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Recession? Yes. Housing Crash? No.

With over 90% of Americans now under a shelter-in-place order, many experts are warning that the American economy is heading toward a recession, if it’s not in a single already. What does which means that to the residential real estate market?

What is really a recession?

According to the opens in a new windowNational Bureau of Economic Research:

“A recession is really a significant decline in economic activity spread over the economy, lasting lots of months, visible in real GDP normally, real income, employment, commercial production, and wholesale-retail product sales.”

COVID-19 hit the pause button on the American economy in the center of March. Goldman Sachs, JP Morgan, and Morgan Stanley are calling for a deep dive throughout the market in the next quarter of the year. Though we might not yet maintain a recession by the technical definition of the term today, most believe history will show we were in a single from April to June.

Does which means that we’re headed for another housing crash?

Many fear a recession means a repeat of the housing crash that occurred through the Great Recession of 2006-2008. Days gone by, however, shows us that a lot of recessions usually do not adversely impact home values. Doug Brien, CEO of Mynd Property Management, opens in a new windowexplains:

“Apart from two recessions, the fantastic Recession from 2007-2009, & the Gulf War recession from 1990-1991, no other recessions have impacted the U.S. housing marketplace, in accordance with Freddie Mac Home Price Index data collected from 1975 to 2018.”

CoreLogic, in another study of the opens in a new windowlast five recessions, found exactly the same. Here’s a graph of these findings:Recession? Yes. Housing Crash? No. | Simplifying THE MARKETPLACE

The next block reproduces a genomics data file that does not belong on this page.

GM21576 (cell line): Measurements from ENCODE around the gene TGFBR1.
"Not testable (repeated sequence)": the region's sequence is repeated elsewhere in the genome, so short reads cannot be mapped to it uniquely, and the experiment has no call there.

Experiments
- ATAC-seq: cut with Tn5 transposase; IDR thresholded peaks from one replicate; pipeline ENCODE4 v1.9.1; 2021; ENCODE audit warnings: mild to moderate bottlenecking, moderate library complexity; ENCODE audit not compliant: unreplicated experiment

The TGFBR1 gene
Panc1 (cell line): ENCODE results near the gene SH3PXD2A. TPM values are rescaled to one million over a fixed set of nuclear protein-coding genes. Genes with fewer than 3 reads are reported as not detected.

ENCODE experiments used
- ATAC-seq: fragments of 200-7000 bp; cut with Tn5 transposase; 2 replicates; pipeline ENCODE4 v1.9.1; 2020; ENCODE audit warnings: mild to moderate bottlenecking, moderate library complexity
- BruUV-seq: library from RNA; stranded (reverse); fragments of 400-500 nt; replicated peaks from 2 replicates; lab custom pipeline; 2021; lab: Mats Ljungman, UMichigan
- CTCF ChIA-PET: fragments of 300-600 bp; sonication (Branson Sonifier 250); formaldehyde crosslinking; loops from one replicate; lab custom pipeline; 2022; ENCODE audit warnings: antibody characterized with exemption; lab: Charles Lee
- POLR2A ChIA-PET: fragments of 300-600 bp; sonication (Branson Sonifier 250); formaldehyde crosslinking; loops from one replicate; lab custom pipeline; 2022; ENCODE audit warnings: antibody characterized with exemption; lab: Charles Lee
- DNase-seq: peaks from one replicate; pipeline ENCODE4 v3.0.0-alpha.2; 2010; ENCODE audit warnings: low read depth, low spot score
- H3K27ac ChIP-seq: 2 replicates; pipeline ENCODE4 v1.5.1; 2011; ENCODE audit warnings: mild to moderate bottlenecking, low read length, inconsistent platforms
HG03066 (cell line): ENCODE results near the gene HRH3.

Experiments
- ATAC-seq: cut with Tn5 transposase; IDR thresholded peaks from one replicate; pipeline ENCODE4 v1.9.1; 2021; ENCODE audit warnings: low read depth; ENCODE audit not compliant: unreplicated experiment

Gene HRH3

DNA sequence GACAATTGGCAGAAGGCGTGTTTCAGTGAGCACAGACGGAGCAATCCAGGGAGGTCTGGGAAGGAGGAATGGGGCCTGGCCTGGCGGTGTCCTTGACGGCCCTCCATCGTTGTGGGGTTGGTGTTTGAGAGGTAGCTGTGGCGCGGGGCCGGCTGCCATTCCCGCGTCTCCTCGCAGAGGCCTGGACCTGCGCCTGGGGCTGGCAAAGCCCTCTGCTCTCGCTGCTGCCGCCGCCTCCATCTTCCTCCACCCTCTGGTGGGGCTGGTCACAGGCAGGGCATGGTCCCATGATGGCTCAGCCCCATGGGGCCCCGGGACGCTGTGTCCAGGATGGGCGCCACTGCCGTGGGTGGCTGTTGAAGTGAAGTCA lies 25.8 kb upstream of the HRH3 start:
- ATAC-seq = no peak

What will be the experts saying this time around?

This is what three economic leaders say about the housing link with this recession:

opens in a new windowRobert Dietz, Chief Economist with NAHB

“The housing sector enters this recession underbuilt instead of overbuilt…That means because the economy rebounds – which it’ll at some stage – housing is defined to help lead just how out.”

opens in a new windowAli Wolf, Chief Economist with Meyers Research

“Last time housing led the recession…This time it’s poised to create us out. This is actually the Great Recession for leisure, hospitality, trade and transportation for the reason that this recession will feel as bad because the Great Recession did to housing.”

John Burns, founder of John Burns Consulting, also revealed that his firm’s opens in a new windowresearch figured recessions the effect of a pandemic will not significantly impact home values:

“Historical analysis showed us that pandemics are often V-shaped (sharp recessions that recover quickly enough to supply little harm to home prices).”

Bottom Line

If not in a recession we’re yet, we’re going to be in one. This right time, however, housing would be the sector leading the economic recovery.

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